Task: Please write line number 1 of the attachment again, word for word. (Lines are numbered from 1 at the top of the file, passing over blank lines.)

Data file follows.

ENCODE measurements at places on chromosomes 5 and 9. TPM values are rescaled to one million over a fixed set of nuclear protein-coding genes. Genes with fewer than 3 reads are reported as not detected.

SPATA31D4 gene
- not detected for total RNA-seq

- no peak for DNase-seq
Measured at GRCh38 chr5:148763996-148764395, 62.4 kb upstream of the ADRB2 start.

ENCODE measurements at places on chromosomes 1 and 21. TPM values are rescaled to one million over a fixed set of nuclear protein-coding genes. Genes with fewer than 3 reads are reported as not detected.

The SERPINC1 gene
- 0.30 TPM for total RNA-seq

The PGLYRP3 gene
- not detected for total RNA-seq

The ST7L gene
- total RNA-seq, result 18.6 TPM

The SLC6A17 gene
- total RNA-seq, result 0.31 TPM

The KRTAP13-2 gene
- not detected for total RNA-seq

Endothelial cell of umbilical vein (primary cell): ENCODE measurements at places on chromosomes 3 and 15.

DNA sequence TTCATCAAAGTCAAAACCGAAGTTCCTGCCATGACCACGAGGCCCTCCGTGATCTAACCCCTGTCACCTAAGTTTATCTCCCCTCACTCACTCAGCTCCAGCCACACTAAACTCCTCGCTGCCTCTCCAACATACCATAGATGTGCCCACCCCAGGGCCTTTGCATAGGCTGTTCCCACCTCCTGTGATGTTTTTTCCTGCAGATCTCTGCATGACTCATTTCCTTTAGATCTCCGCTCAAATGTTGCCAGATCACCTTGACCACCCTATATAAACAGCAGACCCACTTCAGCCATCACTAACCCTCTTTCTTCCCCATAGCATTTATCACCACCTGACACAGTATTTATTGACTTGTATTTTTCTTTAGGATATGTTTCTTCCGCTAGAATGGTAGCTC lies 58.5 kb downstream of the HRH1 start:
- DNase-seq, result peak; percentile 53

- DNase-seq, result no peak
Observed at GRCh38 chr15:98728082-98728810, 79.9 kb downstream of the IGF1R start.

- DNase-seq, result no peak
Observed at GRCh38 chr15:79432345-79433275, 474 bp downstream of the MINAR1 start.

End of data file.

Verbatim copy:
ENCODE measurements at places on chromosomes 5 and 9. TPM values are rescaled to one million over a fixed set of nuclear protein-coding genes. Genes with fewer than 3 reads are reported as not detected.